Pools and hot tubs have always been known to be epicenters of infection. Despite the many attempts to kill bacteria and other assorted germs with chemicals like chlorine, certain unsanitary practices (like peeing in the pool, for instance) may undermine treatment methods and spread disease. But does that mean we should refrain from swimming altogether?

According to a recent report from the Centers for Disease Control and Prevention (CDC), cases of contamination within pools, hot tubs, and lakes have been on the rise in the past few years. The culprit: a parasite called Cryptosporidium, which can reside in treated water without being harmed.

This is not the first CDC report of this nature; another statement issued in 2013 found that a majority of both indoor and outdoor pools contained fecal matter. This new form of contamination, however, is particularly dangerous as it can survive up to 10 days in a chlorinated environment. The CDC found that 90 documented outbreaks associated with Cryptosporidium have been reported in 32 states and Puerto Rico between the years 2011 and 2012. These illnesses infected about 1,788 people, resulting in 95 hospitalizations and one death. All of these cases were found to come from recreational water, like pools, hot tubs, and lakes.

“Since 1988, the year that the first U.S. treated recreational water-associated outbreak of Cryptosporidium was detected, the number of these outbreaks reported annually has significantly increased,” the report says.

According to Mayo Clinic, when the parasite enters your body, it burrows within your small intestine, usually bringing on bouts of diarrhea. The parasite will go away within a week or two through fecal matter, but in rare cases, death can result if the person has a compromised immune system. It is advised to avoid swallowing water, so that the parasite is not consumed.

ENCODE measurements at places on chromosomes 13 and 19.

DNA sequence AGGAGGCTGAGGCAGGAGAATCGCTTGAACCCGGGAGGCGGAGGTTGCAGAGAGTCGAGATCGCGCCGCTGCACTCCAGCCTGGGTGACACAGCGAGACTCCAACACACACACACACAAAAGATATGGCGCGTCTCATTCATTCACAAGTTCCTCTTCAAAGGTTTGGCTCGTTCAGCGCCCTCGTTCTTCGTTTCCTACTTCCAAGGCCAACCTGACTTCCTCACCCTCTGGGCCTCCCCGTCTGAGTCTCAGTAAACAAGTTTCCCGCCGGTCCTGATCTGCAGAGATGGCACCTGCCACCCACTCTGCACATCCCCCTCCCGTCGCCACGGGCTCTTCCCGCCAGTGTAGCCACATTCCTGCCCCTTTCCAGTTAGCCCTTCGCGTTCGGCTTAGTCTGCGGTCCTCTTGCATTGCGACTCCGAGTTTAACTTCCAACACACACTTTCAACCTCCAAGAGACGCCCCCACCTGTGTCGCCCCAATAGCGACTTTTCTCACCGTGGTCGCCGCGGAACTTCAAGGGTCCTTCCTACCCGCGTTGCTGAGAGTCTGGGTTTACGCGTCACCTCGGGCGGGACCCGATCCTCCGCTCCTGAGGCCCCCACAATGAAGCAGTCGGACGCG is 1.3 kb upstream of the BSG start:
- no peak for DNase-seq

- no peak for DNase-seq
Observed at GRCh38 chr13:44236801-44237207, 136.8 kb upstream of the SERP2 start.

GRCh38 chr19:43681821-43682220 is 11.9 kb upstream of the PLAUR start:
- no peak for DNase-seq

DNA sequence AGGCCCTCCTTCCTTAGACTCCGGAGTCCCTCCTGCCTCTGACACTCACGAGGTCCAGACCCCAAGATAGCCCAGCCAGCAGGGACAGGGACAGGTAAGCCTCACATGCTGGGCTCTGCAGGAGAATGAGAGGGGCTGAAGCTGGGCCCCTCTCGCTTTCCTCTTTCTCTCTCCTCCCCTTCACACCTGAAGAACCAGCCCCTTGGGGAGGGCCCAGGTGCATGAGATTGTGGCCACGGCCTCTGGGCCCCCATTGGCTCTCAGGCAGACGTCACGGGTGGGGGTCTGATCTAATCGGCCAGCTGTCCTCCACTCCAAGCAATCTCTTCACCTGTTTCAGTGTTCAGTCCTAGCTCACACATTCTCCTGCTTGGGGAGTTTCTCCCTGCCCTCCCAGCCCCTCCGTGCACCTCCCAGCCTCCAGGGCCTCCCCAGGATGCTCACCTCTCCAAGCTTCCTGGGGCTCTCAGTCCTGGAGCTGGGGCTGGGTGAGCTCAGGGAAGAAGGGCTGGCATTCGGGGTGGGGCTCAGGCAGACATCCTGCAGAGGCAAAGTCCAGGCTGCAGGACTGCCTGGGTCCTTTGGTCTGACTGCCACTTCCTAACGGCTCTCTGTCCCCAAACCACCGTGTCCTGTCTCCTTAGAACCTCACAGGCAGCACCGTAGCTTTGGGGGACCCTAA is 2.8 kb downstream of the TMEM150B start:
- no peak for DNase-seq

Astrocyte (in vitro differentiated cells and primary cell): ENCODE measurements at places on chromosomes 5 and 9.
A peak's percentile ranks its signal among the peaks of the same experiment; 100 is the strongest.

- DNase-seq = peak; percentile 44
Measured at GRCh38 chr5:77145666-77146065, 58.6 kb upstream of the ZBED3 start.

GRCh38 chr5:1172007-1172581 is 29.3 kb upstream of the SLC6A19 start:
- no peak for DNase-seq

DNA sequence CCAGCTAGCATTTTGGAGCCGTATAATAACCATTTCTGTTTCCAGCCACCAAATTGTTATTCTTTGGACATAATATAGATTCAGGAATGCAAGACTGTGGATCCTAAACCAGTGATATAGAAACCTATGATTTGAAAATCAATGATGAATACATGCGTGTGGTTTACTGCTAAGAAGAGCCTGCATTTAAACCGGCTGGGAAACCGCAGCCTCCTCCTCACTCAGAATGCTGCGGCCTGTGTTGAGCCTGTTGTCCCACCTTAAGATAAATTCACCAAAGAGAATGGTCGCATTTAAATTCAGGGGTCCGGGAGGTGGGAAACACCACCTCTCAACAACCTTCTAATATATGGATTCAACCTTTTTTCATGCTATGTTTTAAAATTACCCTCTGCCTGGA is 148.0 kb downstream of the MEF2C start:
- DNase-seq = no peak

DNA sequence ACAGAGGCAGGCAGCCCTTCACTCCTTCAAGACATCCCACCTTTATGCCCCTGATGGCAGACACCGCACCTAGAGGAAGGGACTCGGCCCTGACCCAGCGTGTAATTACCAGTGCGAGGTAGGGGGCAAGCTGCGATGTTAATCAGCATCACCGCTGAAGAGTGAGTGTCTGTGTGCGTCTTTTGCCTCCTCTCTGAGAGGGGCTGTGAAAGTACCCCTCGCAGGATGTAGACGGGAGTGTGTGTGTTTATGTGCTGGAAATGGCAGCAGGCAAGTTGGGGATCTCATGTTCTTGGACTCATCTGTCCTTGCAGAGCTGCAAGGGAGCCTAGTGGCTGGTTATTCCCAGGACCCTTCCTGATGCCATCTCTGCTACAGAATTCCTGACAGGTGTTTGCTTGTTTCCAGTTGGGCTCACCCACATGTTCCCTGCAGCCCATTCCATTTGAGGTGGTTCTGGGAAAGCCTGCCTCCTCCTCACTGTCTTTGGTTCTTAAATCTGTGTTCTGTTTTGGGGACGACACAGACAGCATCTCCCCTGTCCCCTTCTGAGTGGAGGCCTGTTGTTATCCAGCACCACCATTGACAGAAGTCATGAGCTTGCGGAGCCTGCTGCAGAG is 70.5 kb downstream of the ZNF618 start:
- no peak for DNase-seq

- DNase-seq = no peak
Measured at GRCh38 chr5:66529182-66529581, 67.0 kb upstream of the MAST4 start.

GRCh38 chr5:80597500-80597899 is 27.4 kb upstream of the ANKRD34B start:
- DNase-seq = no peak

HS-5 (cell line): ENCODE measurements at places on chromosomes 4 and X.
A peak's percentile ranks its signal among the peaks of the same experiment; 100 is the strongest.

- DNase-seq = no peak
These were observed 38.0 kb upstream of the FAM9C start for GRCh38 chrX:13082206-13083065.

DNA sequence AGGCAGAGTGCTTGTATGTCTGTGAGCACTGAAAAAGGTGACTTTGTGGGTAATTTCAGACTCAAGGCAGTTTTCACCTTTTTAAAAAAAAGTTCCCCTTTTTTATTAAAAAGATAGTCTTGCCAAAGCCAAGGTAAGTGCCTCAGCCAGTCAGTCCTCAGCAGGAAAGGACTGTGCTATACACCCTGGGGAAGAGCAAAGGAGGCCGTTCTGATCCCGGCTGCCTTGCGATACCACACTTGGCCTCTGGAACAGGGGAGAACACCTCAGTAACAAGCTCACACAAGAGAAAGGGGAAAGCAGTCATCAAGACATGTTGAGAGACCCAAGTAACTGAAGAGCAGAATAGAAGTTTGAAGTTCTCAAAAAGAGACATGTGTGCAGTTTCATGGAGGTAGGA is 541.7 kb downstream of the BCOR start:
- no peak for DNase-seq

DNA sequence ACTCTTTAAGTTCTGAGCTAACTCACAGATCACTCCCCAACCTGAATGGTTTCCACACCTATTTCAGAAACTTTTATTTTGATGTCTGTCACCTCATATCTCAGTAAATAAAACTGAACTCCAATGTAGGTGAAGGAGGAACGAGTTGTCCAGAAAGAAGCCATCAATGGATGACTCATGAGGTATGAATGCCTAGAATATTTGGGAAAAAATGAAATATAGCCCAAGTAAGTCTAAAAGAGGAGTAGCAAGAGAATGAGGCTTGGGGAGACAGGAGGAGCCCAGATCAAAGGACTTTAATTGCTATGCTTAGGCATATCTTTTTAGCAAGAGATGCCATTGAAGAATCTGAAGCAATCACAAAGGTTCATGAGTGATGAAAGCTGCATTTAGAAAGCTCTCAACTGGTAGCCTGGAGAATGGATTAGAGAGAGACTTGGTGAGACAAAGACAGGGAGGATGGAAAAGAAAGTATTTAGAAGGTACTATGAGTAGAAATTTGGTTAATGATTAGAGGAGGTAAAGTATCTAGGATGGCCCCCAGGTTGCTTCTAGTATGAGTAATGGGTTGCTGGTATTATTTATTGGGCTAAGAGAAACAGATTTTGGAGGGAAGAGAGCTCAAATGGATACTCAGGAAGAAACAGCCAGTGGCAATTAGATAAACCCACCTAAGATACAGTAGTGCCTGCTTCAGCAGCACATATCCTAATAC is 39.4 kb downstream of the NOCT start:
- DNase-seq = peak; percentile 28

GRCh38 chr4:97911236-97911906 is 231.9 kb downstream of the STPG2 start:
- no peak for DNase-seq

“This parasite is extremely chlorine-resistant,” Michele Hlavsa, lead author of the report, told CBS News. “Swimmers bring it into the water when they are sick with diarrhea.”

CBS News’ medical contributor, Dr. Holly Phillips, found this outbreak to be particularly alarming because it is happening in public water that has been chemically treated as a precaution. “One of the most striking things about this report is that 77 percent of these outbreaks are happening in treated water,” she said.

Hlavsa believes the way to prevent these outbreaks is to regulate and maintain one set of health standards for all recreational water. “There are different standards and people are responding differently,” she said. “We need a certain set of standards and it should be the same across the country.”

CBS also states that in 2014, the CDC issued specific guidelines on how to keep water clean and prevent contamination. This report, known as the Model Aquatic Health Code (MAHC), recommended installing secondary forms of decontamination within recreational waters, like ultraviolet light or ozone, to kill Cryptosporidium.

The report also noted an increase in outbreaks within untreated waters as well, finding bacteria like E. coli within oceans and lakes throughout the country. Between 2011-2012, these outbreaks have been responsible for cases of diarrhea, nausea and vomiting among those infected.

“It comes from the swimmers themselves or it could be that the lakes and oceans are impacted by what’s washing off into them,” Hlavsa said.

The CDC concluded its report by saying the best way to keep water clean and stop the spread of disease is to avoid swimming if you recently had diarrhea, refrain from swallowing water, shower before you get into water, and, most importantly, do not use public water as your toilet.

Source: Hlavsa M, Roberts V, Kahler A, et al. Outbreaks of Illness Associated with Recreational Water — United States, 2011–2012. Morbidity and Mortality Weekly Report. 2015.